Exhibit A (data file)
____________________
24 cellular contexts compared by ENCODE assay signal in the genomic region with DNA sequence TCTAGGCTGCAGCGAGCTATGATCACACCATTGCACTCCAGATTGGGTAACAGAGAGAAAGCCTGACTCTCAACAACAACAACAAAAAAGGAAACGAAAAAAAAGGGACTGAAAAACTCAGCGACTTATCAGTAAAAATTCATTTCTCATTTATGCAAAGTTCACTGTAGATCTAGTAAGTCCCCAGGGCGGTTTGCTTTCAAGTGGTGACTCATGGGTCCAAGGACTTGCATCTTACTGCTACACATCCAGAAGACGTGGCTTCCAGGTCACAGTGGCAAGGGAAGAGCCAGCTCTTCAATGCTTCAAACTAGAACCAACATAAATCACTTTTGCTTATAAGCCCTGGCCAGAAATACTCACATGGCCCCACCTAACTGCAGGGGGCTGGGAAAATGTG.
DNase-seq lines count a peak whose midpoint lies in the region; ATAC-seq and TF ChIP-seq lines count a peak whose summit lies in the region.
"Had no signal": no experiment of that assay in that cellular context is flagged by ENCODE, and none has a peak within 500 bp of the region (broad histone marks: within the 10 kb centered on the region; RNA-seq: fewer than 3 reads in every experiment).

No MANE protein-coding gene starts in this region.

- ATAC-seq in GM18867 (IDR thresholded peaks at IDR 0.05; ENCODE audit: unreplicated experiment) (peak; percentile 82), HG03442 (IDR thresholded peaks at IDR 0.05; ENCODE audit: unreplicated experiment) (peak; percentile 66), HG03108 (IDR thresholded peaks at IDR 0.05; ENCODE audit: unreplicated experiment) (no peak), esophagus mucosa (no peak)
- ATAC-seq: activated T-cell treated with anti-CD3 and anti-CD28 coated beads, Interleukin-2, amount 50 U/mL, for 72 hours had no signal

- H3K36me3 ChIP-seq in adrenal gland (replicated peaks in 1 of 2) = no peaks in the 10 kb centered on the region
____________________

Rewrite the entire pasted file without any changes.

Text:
24 cellular contexts compared by ENCODE assay signal in the genomic region with DNA sequence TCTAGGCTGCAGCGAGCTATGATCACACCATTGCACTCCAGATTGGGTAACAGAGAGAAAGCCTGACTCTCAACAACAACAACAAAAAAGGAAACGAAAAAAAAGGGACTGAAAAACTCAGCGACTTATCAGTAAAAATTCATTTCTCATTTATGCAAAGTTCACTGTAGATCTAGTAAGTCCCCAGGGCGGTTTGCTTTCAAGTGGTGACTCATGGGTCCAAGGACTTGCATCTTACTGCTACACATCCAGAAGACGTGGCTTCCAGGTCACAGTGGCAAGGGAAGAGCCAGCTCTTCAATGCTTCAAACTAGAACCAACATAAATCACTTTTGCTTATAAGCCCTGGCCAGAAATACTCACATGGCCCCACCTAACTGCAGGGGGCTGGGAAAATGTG.
DNase-seq lines count a peak whose midpoint lies in the region; ATAC-seq and TF ChIP-seq lines count a peak whose summit lies in the region.
"Had no signal": no experiment of that assay in that cellular context is flagged by ENCODE, and none has a peak within 500 bp of the region (broad histone marks: within the 10 kb centered on the region; RNA-seq: fewer than 3 reads in every experiment).

No MANE protein-coding gene starts in this region.

- ATAC-seq in GM18867 (IDR thresholded peaks at IDR 0.05; ENCODE audit: unreplicated experiment) (peak; percentile 82), HG03442 (IDR thresholded peaks at IDR 0.05; ENCODE audit: unreplicated experiment) (peak; percentile 66), HG03108 (IDR thresholded peaks at IDR 0.05; ENCODE audit: unreplicated experiment) (no peak), esophagus mucosa (no peak)
- ATAC-seq: activated T-cell treated with anti-CD3 and anti-CD28 coated beads, Interleukin-2, amount 50 U/mL, for 72 hours had no signal

- H3K36me3 ChIP-seq in adrenal gland (replicated peaks in 1 of 2) = no peaks in the 10 kb centered on the region